But the second difficulty – the time taken to run NMR experiments and analyze the results – is one he thinks he can tackle using the rapidly-developing field of artificial intelligence (AI).
“Currently,” he says, “it takes anything from six months to a few years to fully characterize a protein structure: taking all the measurements and analyzing all the data is very time-consuming and requires constant expert judgement.” This bottleneck holds back progress in the field, he thinks – and finding a solution to this is difficult. “It isn’t easy to speed up the process of acquiring NMR data.” he points out. “We’re limited by the need to culture biological media and prepare the samples for analysis, and then by the defined amount of time it takes to run NMR pulse sequences. But what we can do is use the time on the NMR instrument more effectively and streamline data analysis.”
Prof. Riek suggests that AI offers a route to achieving these two goals: “By training algorithms to assess the results as they’re generated, and then make automated changes to the experiments on-the-fly, we can save a lot of time, by only running those pulse sequences that are necessary for solving the structure. And because instrument time is expensive, we’d also save money in the process.” Prof. Riek’s work on this area is still at an early stage, but he’s confident that once initial results have been published, the benefits of this approach will be wide-reaching.
A revolution in data handling for biological NMR?
So, what does Prof. Riek think might be the impact of AI upon everyday protein structure determination using NMR?
He’s optimistic: “Just imagine if we could generate a protein structure following, say, only two weeks of data acquisition and five hours of analysis. That might sound far-fetched now, but I think we could realistically see that within 1-2 years. If so, I think it would revolutionize the way that biochemistry is done, by accelerating the investigation of highly complex biomolecules, and suddenly making possible what was previously impractical.”
And this links back to Prof. Riek’s earlier point about the unexpected applications of fundamental research. “You can’t necessarily predict what advances might emerge from a new methodology. In the field of NMR, maybe there’s a way of conducting experiments that show how individual water molecules interact with proteins. If so, would that be useful? Maybe it would – but we won’t know until we try.”
“I think it’s part of human nature to want to try new things, even if you can’t envisage an application immediately. In science, that means coming up with the methodology first, and seeing where it leads you.”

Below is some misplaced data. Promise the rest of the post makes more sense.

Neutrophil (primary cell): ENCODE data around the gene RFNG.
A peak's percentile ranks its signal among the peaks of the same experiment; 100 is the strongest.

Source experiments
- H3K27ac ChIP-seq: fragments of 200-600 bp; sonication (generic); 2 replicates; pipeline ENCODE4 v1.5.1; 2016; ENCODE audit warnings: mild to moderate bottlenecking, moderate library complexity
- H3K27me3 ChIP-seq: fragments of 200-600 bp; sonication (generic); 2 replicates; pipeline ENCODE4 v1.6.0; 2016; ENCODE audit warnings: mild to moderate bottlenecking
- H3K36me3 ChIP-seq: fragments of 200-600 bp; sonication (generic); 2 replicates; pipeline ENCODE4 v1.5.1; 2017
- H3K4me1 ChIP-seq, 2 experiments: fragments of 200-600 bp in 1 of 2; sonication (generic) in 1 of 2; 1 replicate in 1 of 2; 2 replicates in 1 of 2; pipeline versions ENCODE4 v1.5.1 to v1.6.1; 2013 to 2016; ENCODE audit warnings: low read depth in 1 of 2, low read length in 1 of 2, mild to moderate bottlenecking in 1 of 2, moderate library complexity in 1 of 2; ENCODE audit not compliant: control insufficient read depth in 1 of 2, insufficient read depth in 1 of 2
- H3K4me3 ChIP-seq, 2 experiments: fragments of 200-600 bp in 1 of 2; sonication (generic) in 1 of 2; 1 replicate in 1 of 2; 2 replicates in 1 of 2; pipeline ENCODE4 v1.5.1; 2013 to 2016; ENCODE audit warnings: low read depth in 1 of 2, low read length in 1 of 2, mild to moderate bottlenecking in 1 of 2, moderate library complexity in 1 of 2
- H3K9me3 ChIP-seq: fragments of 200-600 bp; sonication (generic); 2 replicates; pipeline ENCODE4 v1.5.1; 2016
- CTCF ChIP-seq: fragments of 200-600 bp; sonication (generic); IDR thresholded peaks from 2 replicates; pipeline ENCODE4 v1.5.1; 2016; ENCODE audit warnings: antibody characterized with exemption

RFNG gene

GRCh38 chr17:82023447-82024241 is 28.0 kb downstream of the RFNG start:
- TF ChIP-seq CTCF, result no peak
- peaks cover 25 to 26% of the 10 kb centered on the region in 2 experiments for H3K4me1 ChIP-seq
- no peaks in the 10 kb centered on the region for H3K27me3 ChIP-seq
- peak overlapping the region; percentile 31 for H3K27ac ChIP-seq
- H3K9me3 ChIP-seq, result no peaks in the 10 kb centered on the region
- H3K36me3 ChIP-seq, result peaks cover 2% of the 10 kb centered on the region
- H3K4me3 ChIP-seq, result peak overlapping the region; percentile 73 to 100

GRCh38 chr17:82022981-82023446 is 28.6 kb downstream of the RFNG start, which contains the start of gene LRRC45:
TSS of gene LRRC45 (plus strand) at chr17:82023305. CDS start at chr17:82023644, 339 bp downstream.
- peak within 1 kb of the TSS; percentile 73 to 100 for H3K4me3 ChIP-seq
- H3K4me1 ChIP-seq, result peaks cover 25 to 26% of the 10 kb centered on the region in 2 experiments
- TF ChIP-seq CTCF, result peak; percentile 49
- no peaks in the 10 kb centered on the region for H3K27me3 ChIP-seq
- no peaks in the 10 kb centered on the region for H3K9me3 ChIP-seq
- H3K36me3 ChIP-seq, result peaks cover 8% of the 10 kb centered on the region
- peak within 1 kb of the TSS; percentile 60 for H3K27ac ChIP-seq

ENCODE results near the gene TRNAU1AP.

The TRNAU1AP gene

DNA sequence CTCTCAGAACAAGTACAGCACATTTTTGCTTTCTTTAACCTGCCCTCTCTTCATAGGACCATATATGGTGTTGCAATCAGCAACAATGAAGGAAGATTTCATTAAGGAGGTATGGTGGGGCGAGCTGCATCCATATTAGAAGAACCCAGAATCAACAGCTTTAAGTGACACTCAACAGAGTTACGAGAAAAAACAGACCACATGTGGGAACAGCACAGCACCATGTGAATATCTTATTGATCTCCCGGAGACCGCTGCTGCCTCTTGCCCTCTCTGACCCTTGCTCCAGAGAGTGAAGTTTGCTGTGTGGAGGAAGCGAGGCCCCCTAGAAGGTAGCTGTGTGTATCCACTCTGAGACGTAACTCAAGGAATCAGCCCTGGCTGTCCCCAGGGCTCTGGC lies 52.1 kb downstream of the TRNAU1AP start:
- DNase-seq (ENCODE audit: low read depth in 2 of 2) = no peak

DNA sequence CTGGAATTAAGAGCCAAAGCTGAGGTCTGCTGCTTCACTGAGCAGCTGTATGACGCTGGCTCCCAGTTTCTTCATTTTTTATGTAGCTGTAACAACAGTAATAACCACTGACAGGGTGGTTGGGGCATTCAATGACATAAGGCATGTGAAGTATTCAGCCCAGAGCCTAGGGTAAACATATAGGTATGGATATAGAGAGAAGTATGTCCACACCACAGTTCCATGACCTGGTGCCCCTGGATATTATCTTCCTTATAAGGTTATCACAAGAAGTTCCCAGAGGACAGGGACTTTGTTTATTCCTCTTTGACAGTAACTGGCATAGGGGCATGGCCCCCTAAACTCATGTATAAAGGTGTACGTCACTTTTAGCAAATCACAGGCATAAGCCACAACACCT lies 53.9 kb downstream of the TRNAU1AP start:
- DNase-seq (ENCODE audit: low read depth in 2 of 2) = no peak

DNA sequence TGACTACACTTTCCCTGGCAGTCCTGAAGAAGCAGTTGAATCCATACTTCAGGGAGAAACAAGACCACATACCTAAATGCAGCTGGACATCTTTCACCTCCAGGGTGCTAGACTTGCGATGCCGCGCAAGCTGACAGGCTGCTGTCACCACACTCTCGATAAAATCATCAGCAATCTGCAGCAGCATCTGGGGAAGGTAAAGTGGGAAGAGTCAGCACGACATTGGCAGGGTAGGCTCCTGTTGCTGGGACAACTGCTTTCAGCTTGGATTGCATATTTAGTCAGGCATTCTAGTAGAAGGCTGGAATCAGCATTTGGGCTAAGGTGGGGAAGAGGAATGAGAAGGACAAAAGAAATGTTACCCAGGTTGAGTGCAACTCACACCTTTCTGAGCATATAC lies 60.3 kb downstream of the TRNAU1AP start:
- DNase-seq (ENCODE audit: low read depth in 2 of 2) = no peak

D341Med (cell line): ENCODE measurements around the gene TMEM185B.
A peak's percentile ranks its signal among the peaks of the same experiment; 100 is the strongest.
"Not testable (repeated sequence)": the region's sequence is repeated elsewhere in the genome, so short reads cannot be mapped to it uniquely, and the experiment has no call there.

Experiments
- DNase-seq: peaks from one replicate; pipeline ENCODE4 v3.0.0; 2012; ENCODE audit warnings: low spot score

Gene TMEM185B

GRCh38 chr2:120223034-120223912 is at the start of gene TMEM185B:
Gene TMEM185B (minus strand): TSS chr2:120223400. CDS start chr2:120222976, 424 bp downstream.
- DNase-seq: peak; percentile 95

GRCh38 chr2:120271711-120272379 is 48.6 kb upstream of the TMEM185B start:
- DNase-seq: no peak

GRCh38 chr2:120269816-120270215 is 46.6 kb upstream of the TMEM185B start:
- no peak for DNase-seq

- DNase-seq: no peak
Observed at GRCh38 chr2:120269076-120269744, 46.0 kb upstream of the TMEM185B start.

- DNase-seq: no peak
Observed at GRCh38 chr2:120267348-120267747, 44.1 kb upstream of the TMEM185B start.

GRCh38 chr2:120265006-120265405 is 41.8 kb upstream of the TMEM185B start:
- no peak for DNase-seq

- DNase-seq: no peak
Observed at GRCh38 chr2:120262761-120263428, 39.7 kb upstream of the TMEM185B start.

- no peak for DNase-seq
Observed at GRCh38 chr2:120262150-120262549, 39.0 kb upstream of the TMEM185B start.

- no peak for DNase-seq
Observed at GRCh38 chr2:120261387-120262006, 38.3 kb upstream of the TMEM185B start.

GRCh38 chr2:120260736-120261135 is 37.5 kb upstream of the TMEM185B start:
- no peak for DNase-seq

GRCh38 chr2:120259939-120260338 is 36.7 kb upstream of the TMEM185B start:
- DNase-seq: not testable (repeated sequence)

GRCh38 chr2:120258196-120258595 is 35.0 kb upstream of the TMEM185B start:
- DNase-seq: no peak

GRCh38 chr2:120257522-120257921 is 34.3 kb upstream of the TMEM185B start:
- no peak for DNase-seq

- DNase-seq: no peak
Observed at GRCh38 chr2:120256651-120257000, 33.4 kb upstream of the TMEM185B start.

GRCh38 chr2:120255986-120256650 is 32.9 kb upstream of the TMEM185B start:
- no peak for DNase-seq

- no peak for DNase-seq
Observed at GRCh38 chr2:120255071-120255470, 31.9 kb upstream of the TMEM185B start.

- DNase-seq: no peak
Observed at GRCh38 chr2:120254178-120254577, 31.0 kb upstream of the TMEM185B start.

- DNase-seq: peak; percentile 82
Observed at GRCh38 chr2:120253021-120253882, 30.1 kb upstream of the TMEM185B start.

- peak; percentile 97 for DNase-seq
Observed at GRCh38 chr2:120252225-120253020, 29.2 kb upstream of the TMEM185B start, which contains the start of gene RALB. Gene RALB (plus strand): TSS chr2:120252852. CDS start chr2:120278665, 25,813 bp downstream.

Collaboration and the future: From protein structures to protein dynamics.
Like many researchers in NMR, Prof. Riek’s work depends upon collaboration. “As well as working closely with Bruker’s scientists, we liaise with several groups who contribute to our research objectives from different angles, using different analytical methods. Proteins are inherently complex targets – especially once you add in the processes of aggregation and disaggregation implicated in neurodegenerative disorders. Then it’s essential to work with multiple researchers using different methods to extract the maximum information.”
This is a paradigm of working that he’s keen to promote: “We’re currently setting up a server that will enable us to offer an AI-based NMR service to collaborators – you upload your NMR data, and you get back the automatically-generated structure. It’s coming along nicely.”
With these and other advances made by Prof. Riek’s team, the future looks bright. “In the coming years, I think we’ll see the focus of most NMR research by determining, on the one hand, many structures of proteins per year and on the other hand, go for protein dynamics at atomic resolution by combining dynamics measurements with multi state protein structure determination – to obtain a complete picture of how proteins move and operate. This is a hugely exciting prospect.”
For more information about Prof. Riek’s research, please visit https://chab.ethz.ch/forschung/institute-und-laboratorien/LPC.html
To learn more about Bruker’s NMR instruments, please visit https://www.bruker.com/en/products-and-solutions/mr/nmr.html
Prof. Dr. Roland Riek
Professor of Physical Chemistry and head of the Bio-NMR group at the Department of Chemistry and Applied Biosciences at the Swiss Federal Institute of Technology (ETH) Zürich, where he has been since 2007. Prior to that, he was Director of the NMR facility at the Salk Institute for Biological Studies in La Jolla, California.